In 2449/1312 B.C.E., Bnei Yisrael began receiving mann in the Midbar on the morning of this date. Moshe Rabbeinu introduced the first brachah of Birkas Hamazon (Brachos 48b).
In 3826/66 C.E., the Roman legion under General Holofernes sacked Yerushalayim, killing 3,000 Jews.
In 3830/70 C.E., Titus recaptured the middle wall of Yerushalayim and demolished it.
In 5657/1897, anti-Jewish riots erupted in Algeria.
In 5699/1939, the Nuremburg anti-Jewish laws went into effect in Hungary.
In 5705/1945, the Dachau concentration camp was liberated.
5616/1856, Harav Shmuel Waldberg of Yaroslav, zt”l
5763/2003, Harav Yechiel Michel Feinstein, zt”l, Rosh Yeshivah of Beis Yehudah
5376/1616, Harav Meir, the Maharam of Lublin, zt”l
The Maharam was born in 5318/1558. His father was Harav Gedalyah, the son of Harav Yitzchak of Lvov, who in turn was the son of Harav Asher Lemel, who served as Av Beis Din in Cracow.
The Maharam displayed great diligence in his youth and soon became a close talmid of Harav Yitzchak Hakohen Shapiro, who headed a yeshivah in Cracow. The closeness between this rebbi and his talmid grew to such an extent that Reb Yitzchak chose him to be his son-in-law. The Maharam respected his rebbi/father-in-law greatly; he would sign off his letters and responsa with “Meir, the son-in-law of the king.”
After the petirah of his esteemed father-in-law, the Maharam, a young talmid chacham of 25, set out for Lublin, where he founded a yeshivah. He led the yeshivah for five years, after which he returned to Cracow, where he assumed responsibility for the yeshivah of his late father-in-law.
In 5355/1595 the Maharam moved to Lvov, where he served as a Rav and taught many talmidim. He remained in Lvov for 18 years, but his stay there was not always peaceful. His Rebbetzin passed away in 5364/1604, and he subsequently married the daughter of Harav Pinchas, the Rav of Fulda and Kremzir. He also suffered a fire that destroyed all his belongings, as evident from a number of his teshuvos.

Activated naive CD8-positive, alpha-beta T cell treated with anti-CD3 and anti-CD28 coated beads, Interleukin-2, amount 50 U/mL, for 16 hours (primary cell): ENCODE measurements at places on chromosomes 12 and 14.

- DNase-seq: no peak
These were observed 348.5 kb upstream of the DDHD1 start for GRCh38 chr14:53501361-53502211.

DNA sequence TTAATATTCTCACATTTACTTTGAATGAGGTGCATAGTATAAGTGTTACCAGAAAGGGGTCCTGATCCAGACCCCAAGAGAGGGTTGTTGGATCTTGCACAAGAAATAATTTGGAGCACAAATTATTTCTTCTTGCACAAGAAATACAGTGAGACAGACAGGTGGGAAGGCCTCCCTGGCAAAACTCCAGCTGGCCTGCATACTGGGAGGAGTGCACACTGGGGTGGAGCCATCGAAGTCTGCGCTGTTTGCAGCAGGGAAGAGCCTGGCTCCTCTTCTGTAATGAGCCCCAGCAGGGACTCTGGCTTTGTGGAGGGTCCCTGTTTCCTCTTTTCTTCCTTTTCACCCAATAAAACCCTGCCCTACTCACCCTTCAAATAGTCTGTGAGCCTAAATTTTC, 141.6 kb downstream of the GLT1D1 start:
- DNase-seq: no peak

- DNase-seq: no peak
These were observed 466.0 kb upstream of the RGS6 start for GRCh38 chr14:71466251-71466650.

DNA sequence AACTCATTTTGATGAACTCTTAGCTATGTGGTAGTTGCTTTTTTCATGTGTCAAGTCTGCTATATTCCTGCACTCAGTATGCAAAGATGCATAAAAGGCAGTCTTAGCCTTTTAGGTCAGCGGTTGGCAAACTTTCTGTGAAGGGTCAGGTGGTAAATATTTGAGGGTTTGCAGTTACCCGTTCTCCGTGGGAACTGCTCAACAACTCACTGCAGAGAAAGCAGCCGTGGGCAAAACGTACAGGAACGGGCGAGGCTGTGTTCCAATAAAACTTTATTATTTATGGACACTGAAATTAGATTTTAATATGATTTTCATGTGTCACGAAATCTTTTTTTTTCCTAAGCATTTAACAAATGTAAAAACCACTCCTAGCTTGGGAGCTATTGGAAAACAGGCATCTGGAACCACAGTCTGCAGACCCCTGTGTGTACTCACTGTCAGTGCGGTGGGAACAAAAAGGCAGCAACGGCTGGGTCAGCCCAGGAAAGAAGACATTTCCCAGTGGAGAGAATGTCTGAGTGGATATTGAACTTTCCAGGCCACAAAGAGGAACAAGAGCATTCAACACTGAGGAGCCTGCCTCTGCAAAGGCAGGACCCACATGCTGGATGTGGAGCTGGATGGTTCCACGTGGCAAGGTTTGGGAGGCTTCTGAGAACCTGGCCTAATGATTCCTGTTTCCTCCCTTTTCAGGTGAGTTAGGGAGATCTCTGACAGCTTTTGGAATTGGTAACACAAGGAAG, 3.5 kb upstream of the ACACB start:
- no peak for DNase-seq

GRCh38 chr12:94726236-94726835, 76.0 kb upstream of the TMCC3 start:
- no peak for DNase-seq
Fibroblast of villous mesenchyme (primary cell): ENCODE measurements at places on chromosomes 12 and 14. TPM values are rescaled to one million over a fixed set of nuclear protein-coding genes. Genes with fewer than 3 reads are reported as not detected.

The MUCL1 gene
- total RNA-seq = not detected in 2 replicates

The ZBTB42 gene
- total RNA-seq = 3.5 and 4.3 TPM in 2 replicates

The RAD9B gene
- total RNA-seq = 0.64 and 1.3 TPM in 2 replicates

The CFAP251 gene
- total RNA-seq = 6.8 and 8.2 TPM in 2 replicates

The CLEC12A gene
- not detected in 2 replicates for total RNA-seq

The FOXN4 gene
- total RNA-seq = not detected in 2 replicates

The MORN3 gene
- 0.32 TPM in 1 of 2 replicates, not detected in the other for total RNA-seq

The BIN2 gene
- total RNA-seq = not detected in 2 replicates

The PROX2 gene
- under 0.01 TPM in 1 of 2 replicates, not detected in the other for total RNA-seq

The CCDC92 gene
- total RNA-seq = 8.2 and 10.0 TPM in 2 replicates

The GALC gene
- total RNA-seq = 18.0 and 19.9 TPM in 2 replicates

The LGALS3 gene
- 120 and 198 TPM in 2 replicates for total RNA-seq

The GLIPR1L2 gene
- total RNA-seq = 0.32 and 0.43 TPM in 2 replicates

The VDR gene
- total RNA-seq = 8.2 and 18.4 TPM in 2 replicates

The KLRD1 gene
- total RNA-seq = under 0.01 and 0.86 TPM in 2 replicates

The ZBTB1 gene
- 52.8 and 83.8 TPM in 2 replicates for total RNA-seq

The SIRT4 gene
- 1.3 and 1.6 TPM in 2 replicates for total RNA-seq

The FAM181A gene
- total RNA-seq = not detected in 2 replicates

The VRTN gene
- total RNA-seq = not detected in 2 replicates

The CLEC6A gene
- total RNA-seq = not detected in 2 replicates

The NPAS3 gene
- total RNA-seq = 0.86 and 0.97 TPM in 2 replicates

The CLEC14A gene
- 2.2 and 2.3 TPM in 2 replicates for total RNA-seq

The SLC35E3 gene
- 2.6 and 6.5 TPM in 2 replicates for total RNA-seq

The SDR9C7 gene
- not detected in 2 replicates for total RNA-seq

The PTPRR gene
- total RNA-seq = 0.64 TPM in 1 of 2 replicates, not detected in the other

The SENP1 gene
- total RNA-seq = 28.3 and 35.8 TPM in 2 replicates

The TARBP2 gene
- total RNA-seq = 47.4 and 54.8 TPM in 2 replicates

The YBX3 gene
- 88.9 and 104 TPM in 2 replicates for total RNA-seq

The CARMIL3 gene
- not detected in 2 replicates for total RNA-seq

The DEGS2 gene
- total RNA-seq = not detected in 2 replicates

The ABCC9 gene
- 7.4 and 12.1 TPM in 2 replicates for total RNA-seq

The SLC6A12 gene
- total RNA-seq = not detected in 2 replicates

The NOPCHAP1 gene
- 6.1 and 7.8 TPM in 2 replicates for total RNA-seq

A complicated din Torah regarding a divorce case whose validity was being questioned divided most of the Gedolei Hador of that time. The Maharam came out forcefully against it, opposing the S”ma, who resided in Lvov at the time and held that it was kosher. The incident caused great turmoil in the Torah world and, due to the resulting machlokes, the Maharam had to leave Lvov and return to Lublin.
In Lublin he continued teaching talmidim until his petirah, at age 58, on 16 Iyar 5376/1616. (According to some, his yahrtzeit is on 10 Iyar.)
Among his famous talmidim were the Shelah Hakadosh, the Megaleh Amukos and the Maginei Shlomo, zichronam livrachah.
The Maharam was the mechaber of a number of chibburim. She’eilos U’teshuvos Maharam contains his halachic responsa; Me’ir Einei Chachamim was later reprinted in the back of Gemara volumes and became an inseparable part of learning Gemara and Tosafos.
Other chibburim he authored are Maor Hagadol on Turim, Maor Hakatan on Shrei Dura, Ner Mitzvah on S”mag and Torah Ohr on Torah. These sefarim were never published.
Zechuso yagen aleinu.
In 1821, Napoleon Bonaparte, 51, died in exile on the island of St. Helena.
In 1862, Mexican troops defeated French occupying forces in the Battle of Puebla.
In 1865, what’s believed to be America’s first train robbery took place as a band of criminals derailed a St. Louis-bound train near North Bend, Ohio. They then robbed the passengers and looted safes on board before getting away.
In 1961, astronaut Alan B. Shepard Jr. became America’s first space traveler as he made a 15-minute suborbital flight aboard Mercury capsule Freedom 7.
In 1985, President Ronald Reagan kept a controversial promise to West German Chancellor Helmut Kohl by leading a wreath-laying ceremony at the military cemetery in Bitburg.
In 1994, Singapore caned American teenager Michael Fay for vandalism, a day after the sentence was reduced from six lashes to four in response to an appeal by President Bill Clinton, who considered the punishment too harsh.